“Personally, I’m amused by the brouha over candidates not owning their domain names,” explains Dorrain. “In his defense, both ‘Ted’ and ‘Cruz’ are quite common names, and the problem is – once someone has purchased a personal name as a domain name, they are usually at the mercy of that registrant. It seems that the campaign staff surrounding the candidate should have known better, but we don’t know whether they tried to buy it and were rebuffed. A presidential candidate who doesn’t own his or her own domain name suggests that they’re not looking to the future, a time when everyone is mobile, everything is online and every voter is connected digitally.”


    As both political campaigns and brand wars are increasingly being fought on social media channels, ownership of relevant domain names can become a matter of brand survival. Mind you, candidates have struggled with this domain name issue for years. During the 2012 presidential campaign, candidate Gov. Rick Perry did register RickPerry.org, but not RickPerry.com, which redirected voters to a site operated on behalf of his rival Ron Paul – a situation that inspired the National Journal to diss “Rick Perry Has a Domain-Name Problem.”


    Although many campaigns try to prophylactically purchase the most common iterations of a candidate’s name, “you can’t purchase everything,” sighed Vincent Harris, who served as digital campaign advisor to Newt Gingrich and Ted Cruz, in Politico.


    Some long-established political candidates and brands may have an advantage over newcomers seeking to belatedly control their domains. “Hillary Clinton understood the impact of owning campaign domain names more than 10 years ago,” says Dorrain. “Look, her husband has been president twice, so the Hillary Clinton campaign team is politically and digitally savvy. She’s had years to figure out what domain names she needed to own.” In fact, back in 2005, then-U.S. Senator Clinton won the Uniform Domain Name Resolution (UDRP) case involving her trademark ownership of the domain, HillaryClinton.com.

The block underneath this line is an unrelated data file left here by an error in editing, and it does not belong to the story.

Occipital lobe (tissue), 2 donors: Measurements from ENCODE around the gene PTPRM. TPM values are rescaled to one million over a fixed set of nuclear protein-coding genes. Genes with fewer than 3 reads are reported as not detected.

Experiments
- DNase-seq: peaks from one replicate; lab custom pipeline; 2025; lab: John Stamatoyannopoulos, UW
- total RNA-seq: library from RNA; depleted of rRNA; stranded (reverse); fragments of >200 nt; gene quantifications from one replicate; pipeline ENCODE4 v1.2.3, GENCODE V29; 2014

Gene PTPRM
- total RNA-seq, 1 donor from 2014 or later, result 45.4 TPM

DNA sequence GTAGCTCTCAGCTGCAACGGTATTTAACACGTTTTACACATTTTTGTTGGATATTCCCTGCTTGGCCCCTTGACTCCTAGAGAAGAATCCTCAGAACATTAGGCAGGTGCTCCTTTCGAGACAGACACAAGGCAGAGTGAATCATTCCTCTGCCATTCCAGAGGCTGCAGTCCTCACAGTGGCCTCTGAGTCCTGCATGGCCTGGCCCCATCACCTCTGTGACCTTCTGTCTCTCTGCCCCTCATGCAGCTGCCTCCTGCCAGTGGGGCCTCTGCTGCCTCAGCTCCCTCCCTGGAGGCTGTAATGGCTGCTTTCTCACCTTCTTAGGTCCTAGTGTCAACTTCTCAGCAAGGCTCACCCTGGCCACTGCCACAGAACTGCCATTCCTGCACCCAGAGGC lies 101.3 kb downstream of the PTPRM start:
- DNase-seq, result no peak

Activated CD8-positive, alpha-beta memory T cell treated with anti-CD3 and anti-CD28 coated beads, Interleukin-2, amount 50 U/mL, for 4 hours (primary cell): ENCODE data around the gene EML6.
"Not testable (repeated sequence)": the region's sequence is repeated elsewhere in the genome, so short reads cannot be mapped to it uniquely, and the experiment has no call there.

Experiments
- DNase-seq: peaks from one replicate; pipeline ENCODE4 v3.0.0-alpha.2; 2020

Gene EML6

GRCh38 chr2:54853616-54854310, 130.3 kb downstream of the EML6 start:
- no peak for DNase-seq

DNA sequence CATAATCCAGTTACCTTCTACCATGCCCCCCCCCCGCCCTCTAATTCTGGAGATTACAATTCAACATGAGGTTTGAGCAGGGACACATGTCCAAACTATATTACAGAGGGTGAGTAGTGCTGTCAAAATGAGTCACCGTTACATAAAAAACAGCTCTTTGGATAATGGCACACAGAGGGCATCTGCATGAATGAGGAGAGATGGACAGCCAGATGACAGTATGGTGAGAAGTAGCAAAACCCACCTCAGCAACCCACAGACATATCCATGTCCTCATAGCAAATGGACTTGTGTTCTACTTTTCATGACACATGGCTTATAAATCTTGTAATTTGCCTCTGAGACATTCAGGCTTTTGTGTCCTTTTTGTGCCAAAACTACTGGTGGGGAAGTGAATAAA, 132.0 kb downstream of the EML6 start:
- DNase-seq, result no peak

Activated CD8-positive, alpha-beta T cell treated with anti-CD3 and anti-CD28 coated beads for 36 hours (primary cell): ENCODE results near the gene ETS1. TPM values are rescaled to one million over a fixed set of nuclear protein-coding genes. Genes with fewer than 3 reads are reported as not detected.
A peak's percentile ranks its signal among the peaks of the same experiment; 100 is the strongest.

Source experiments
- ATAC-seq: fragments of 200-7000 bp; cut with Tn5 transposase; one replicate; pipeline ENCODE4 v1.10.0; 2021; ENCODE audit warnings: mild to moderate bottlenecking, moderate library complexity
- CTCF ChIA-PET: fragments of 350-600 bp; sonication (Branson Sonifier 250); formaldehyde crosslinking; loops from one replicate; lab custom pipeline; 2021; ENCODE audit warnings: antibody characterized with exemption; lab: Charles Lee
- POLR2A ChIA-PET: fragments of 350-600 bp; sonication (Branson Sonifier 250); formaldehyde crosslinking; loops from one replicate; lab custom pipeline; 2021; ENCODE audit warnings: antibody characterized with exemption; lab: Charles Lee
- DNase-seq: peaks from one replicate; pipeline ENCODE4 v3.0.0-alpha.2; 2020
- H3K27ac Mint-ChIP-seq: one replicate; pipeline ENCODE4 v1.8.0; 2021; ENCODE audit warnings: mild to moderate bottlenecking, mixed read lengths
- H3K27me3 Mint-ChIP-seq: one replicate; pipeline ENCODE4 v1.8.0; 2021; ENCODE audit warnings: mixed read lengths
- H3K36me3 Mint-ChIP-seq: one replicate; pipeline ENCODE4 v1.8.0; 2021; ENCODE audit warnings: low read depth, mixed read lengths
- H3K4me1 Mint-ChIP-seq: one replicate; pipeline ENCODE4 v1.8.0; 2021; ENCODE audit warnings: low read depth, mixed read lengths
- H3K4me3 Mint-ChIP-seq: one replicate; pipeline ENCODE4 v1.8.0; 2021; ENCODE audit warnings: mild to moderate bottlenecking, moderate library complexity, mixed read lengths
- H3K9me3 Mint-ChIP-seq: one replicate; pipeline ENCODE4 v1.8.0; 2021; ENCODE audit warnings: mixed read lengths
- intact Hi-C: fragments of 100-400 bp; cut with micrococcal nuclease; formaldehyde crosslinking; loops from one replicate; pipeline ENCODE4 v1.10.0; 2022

To be sure, brand marketers may have it a bit easier than politicians: the domain name system is designed to protect trademarked names and words (such as Hormel SPAM or General Mills’ Cheerios).  Even if a cybersquatting troll registers a domain with your brand’s name, and uses it to profit from your trademark, Dorrain predicts that you could recover ownership of that domain name.


    Much depends on each domain name owner’s use. For example, the superstar singer Madonna could retrieve Madonna.com if the domain name is being used for interstate commerce (sales of CDs, T-shirts, etc.) that profit from her trademarked name.


    But get this: if the Catholic Church registered Madonna.com to serve as the domain for its site about the Virgin Mary – not profiting from the singer’s goodwill, but focused authentically on sharing images of the Madonna painted by Leonardo Da Vinci and Michelangelo – the church would likely be able to demonstrate a legitimate interest. This could mean the church might be able to maintain ownership, even against the lawyers for Madonna Louise Ciccone, who is decidedly No Virgin.